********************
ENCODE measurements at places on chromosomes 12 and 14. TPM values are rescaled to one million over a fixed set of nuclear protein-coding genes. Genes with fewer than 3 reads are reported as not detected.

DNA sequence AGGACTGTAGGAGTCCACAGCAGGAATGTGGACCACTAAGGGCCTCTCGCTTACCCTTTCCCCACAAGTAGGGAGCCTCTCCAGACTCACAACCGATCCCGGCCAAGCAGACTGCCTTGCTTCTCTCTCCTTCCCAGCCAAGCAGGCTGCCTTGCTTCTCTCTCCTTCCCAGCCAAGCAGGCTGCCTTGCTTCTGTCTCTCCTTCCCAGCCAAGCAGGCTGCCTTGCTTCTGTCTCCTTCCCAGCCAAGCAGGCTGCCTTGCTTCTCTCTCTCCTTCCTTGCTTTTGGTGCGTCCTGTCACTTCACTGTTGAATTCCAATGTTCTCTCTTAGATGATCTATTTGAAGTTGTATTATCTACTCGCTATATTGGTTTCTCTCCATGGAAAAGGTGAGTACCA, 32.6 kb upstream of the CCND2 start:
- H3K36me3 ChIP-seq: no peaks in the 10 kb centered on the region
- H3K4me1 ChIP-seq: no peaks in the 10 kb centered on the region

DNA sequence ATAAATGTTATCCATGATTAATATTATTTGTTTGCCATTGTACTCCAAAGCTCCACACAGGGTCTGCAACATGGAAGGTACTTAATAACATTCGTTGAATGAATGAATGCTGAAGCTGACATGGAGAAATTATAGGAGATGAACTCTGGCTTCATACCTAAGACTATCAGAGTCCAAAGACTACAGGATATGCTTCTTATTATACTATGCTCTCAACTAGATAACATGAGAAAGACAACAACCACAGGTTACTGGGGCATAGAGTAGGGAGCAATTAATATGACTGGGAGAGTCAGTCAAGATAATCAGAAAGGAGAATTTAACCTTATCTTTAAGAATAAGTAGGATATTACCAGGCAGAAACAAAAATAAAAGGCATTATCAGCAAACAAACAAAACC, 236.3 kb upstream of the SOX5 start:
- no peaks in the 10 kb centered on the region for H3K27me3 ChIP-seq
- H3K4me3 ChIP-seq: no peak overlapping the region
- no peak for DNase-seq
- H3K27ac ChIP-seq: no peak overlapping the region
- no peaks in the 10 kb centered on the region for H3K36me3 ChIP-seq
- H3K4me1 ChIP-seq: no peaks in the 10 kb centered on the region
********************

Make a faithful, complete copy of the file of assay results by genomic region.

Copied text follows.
ENCODE measurements at places on chromosomes 12 and 14. TPM values are rescaled to one million over a fixed set of nuclear protein-coding genes. Genes with fewer than 3 reads are reported as not detected.

DNA sequence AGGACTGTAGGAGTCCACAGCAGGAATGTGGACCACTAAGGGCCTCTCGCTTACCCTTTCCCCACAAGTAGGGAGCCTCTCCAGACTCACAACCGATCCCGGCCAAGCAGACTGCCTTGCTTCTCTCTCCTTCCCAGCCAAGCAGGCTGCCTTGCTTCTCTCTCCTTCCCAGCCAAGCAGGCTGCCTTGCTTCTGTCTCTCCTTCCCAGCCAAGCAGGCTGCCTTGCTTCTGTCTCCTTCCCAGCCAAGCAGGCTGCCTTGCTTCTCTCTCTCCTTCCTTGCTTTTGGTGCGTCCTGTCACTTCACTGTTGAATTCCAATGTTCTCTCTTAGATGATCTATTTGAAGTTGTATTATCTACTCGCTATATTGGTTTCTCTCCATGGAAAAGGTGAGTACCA, 32.6 kb upstream of the CCND2 start:
- H3K36me3 ChIP-seq: no peaks in the 10 kb centered on the region
- H3K4me1 ChIP-seq: no peaks in the 10 kb centered on the region

DNA sequence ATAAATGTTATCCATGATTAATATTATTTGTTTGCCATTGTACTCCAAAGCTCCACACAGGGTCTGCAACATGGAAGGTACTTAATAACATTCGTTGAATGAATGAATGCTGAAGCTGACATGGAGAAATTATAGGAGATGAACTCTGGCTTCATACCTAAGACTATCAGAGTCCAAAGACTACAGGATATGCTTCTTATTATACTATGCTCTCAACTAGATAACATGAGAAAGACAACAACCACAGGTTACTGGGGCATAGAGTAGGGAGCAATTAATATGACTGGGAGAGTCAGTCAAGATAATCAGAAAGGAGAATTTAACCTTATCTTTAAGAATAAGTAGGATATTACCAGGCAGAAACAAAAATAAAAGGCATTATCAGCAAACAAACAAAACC, 236.3 kb upstream of the SOX5 start:
- no peaks in the 10 kb centered on the region for H3K27me3 ChIP-seq
- H3K4me3 ChIP-seq: no peak overlapping the region
- no peak for DNase-seq
- H3K27ac ChIP-seq: no peak overlapping the region
- no peaks in the 10 kb centered on the region for H3K36me3 ChIP-seq
- H3K4me1 ChIP-seq: no peaks in the 10 kb centered on the region